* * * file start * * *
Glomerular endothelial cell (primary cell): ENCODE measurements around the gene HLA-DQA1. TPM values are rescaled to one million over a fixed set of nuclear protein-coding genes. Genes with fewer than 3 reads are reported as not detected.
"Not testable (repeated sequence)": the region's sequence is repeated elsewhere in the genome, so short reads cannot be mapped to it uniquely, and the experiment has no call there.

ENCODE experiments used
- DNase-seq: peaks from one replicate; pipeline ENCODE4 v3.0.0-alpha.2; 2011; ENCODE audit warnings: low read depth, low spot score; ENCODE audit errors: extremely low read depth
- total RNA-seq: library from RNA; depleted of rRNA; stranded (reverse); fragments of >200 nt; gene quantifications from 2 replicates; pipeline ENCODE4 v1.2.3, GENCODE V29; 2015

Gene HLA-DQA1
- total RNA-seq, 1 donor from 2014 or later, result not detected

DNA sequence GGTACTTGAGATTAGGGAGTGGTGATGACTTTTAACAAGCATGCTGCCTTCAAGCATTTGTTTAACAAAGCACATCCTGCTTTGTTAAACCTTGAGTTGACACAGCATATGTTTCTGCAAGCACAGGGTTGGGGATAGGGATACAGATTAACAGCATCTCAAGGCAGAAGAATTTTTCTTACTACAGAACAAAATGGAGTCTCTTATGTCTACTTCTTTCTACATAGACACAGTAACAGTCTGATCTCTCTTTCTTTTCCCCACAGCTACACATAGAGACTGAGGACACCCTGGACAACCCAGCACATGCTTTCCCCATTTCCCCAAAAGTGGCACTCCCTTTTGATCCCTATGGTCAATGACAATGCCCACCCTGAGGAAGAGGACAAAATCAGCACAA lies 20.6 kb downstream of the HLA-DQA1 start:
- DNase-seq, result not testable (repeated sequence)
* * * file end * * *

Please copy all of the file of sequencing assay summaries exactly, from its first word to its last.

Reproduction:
Glomerular endothelial cell (primary cell): ENCODE measurements around the gene HLA-DQA1. TPM values are rescaled to one million over a fixed set of nuclear protein-coding genes. Genes with fewer than 3 reads are reported as not detected.
"Not testable (repeated sequence)": the region's sequence is repeated elsewhere in the genome, so short reads cannot be mapped to it uniquely, and the experiment has no call there.

ENCODE experiments used
- DNase-seq: peaks from one replicate; pipeline ENCODE4 v3.0.0-alpha.2; 2011; ENCODE audit warnings: low read depth, low spot score; ENCODE audit errors: extremely low read depth
- total RNA-seq: library from RNA; depleted of rRNA; stranded (reverse); fragments of >200 nt; gene quantifications from 2 replicates; pipeline ENCODE4 v1.2.3, GENCODE V29; 2015

Gene HLA-DQA1
- total RNA-seq, 1 donor from 2014 or later, result not detected

DNA sequence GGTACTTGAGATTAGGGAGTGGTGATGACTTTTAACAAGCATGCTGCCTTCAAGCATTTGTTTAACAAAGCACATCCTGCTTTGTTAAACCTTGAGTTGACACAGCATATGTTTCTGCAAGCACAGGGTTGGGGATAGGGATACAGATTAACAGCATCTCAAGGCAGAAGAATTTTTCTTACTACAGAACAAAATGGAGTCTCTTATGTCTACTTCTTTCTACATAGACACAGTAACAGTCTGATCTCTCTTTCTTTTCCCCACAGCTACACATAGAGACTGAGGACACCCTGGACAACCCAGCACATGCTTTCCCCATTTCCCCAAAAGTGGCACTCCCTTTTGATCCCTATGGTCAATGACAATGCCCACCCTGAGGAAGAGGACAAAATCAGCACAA lies 20.6 kb downstream of the HLA-DQA1 start:
- DNase-seq, result not testable (repeated sequence)